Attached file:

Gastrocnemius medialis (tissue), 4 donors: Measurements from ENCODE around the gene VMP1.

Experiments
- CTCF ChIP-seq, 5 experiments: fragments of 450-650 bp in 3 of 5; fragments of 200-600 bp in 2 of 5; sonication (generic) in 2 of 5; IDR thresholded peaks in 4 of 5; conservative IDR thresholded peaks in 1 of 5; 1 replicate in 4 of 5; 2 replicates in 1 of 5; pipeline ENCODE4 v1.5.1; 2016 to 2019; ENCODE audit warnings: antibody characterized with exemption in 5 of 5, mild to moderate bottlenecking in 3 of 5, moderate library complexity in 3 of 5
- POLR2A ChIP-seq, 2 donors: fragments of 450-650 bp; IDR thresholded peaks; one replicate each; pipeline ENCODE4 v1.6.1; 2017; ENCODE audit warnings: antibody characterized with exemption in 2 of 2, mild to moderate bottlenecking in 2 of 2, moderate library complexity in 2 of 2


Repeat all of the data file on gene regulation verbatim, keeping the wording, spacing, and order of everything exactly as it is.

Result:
Gastrocnemius medialis (tissue), 4 donors: Measurements from ENCODE around the gene VMP1.

Experiments
- CTCF ChIP-seq, 5 experiments: fragments of 450-650 bp in 3 of 5; fragments of 200-600 bp in 2 of 5; sonication (generic) in 2 of 5; IDR thresholded peaks in 4 of 5; conservative IDR thresholded peaks in 1 of 5; 1 replicate in 4 of 5; 2 replicates in 1 of 5; pipeline ENCODE4 v1.5.1; 2016 to 2019; ENCODE audit warnings: antibody characterized with exemption in 5 of 5, mild to moderate bottlenecking in 3 of 5, moderate library complexity in 3 of 5
- POLR2A ChIP-seq, 2 donors: fragments of 450-650 bp; IDR thresholded peaks; one replicate each; pipeline ENCODE4 v1.6.1; 2017; ENCODE audit warnings: antibody characterized with exemption in 2 of 2, mild to moderate bottlenecking in 2 of 2, moderate library complexity in 2 of 2